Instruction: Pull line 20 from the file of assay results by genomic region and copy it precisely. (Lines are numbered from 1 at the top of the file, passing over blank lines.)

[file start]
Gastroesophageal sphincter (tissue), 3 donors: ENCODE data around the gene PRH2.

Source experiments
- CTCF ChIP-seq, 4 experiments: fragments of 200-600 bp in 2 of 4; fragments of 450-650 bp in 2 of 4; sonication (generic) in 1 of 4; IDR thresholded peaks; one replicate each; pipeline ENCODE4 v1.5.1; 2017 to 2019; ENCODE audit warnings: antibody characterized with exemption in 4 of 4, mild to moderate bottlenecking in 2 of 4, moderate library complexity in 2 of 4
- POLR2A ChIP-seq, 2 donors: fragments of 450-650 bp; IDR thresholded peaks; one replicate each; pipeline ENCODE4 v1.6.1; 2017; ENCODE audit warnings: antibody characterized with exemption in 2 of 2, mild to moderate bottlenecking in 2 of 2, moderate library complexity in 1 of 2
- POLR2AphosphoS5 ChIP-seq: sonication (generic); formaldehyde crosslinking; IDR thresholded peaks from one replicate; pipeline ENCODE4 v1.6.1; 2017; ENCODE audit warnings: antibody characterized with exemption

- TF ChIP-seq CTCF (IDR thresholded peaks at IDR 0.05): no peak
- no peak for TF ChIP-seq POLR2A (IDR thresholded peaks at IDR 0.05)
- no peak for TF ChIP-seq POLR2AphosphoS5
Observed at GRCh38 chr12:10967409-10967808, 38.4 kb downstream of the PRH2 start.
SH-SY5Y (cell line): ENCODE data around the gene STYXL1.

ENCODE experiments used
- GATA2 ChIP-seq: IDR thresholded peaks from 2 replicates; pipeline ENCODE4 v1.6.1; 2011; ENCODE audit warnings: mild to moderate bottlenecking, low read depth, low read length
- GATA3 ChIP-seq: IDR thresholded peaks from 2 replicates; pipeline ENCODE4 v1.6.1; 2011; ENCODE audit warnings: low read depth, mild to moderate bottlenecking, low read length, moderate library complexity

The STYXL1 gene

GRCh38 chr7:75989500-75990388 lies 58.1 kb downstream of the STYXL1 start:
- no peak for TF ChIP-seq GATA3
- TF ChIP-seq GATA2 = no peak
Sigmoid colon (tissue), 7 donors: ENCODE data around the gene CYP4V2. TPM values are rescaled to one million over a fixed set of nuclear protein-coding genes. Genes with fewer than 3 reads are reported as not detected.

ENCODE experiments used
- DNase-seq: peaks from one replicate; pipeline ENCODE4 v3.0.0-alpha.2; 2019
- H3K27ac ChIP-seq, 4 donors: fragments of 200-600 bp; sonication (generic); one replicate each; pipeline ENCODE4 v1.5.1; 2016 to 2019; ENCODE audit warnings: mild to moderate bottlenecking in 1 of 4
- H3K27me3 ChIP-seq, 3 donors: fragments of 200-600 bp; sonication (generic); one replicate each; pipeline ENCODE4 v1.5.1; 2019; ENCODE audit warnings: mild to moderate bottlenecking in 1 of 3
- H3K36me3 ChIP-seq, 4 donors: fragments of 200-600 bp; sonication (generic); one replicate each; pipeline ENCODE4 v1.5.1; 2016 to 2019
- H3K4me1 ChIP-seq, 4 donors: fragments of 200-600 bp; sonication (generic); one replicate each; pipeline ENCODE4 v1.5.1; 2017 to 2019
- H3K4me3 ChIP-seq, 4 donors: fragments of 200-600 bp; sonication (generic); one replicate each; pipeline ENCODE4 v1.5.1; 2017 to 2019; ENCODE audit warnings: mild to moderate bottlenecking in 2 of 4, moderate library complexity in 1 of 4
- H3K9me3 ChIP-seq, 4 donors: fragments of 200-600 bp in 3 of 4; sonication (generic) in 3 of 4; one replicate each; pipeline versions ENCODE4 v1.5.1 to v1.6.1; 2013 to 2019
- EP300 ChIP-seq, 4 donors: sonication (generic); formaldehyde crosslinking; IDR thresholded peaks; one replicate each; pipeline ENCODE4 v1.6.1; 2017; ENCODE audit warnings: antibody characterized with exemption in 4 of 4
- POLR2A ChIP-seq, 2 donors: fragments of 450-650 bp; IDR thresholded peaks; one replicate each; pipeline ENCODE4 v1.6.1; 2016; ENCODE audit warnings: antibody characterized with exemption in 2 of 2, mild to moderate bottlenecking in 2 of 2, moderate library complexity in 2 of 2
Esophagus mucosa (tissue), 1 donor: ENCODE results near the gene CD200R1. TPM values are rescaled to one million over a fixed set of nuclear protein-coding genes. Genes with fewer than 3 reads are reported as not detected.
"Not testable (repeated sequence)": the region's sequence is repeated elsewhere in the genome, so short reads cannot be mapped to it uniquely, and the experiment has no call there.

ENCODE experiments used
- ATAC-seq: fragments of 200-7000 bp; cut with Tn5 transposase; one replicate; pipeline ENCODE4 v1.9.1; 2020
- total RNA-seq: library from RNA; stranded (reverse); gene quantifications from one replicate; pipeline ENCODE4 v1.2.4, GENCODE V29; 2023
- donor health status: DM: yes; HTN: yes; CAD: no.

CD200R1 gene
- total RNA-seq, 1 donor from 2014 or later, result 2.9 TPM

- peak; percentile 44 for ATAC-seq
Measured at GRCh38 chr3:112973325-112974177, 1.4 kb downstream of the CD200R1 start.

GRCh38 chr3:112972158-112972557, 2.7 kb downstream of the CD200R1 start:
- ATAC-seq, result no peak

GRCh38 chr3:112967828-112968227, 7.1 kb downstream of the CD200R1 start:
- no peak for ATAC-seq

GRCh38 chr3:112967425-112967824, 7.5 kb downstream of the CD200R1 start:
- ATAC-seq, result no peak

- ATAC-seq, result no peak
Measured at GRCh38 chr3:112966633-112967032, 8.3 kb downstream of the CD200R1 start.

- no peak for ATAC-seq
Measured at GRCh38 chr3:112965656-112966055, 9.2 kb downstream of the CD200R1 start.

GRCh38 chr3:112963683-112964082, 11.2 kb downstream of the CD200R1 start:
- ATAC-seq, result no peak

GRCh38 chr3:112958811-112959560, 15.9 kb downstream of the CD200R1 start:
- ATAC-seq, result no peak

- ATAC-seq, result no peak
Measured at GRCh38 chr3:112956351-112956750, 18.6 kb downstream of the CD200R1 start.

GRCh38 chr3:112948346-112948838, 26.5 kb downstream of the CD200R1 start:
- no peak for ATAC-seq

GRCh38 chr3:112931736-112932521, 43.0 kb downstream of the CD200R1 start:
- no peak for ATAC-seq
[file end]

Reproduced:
- DNase-seq: peaks from one replicate; pipeline ENCODE4 v3.0.0-alpha.2; 2019